This week’s off-market purchase by Healthcare Realty Trust of a 103,500-square-foot medical office building on the campus of Inova Loudoun Hospital in Leesburg, VA, is the latest example of the fever-pitch competition among buyers for a limited supply of institutional-grade MOB properties available for sale.
“This is as core as core gets, and this kind of high-quality medical office asset seldom trade in the Washington, D.C. market because most of the dominant health systems in the region such Johns Hopkins own all the assets that they occupy,” noted Avison Young principal Jim Kornick, who led the team representing a joint-venture between developer Foulger-Pratt and a global real estate investment management firm, which sold the asset for an undisclosed price. “There are just not a lot of trades.”
While overall medical office building prices peaked a year ago, pricing has only become more competitive for core MOB assets as investors of every type have retreated from secondary and tertiary markets back to reliable core assets in primary markets, Kornick said.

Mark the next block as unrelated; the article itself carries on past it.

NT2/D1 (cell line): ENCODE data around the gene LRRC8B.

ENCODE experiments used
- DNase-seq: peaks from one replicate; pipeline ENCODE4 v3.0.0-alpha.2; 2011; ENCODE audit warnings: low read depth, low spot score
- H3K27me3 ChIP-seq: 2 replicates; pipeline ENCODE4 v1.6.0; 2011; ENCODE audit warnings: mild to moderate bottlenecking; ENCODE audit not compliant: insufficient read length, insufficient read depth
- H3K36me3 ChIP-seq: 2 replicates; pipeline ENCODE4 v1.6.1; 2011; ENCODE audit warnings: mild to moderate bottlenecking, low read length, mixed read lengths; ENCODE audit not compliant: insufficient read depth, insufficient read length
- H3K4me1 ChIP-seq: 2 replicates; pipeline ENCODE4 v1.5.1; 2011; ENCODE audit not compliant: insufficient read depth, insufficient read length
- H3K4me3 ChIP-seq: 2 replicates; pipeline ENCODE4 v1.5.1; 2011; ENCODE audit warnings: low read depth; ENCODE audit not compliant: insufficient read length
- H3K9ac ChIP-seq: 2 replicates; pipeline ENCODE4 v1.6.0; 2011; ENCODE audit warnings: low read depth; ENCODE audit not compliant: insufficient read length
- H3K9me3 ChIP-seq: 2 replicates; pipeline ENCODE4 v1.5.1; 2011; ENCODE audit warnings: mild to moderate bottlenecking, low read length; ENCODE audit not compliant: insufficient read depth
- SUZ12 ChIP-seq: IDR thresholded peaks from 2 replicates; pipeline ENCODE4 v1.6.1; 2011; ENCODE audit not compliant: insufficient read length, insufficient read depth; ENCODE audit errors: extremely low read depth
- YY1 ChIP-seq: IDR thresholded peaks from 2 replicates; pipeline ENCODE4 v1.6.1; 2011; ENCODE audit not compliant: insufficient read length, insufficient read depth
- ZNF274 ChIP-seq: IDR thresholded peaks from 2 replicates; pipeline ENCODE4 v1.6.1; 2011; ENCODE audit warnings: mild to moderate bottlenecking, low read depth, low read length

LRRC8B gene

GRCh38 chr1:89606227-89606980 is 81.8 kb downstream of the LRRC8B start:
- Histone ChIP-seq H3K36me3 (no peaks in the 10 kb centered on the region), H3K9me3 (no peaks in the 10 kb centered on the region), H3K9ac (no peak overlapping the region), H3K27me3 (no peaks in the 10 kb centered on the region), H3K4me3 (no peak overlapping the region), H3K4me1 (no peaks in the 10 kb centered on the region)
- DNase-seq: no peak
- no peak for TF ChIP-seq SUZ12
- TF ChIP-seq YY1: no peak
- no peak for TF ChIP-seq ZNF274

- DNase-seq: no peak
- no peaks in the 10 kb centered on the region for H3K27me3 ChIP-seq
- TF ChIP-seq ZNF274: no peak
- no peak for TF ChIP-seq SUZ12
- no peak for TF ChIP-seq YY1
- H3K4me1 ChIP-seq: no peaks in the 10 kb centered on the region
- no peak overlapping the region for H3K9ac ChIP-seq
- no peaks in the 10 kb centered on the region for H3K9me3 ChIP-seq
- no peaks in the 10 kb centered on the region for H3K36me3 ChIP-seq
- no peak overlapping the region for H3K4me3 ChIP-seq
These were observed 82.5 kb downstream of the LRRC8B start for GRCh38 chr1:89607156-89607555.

With strong demand and positive sentiment attracting new types of investors and adding to the competition among buyers, MOB deal velocity accelerated 17% in the trailing 12-month period ending June 30, according to Marcus & Millichap. Average pricing per square foot of medical office space has also advanced 17% to $230 PSF since the end of 2014, according to Marcus & Millichap’s analysis using CoStar data.
“We had tremendous 20% growth from 2014 to 2015, and clearly, it’s continuing on into 2016, albeit maybe not at the same high levels,” said Marcus & Millichap’s John Smelter, a veteran of three decades in the healthcare real estate. “The demand is absolutely there.”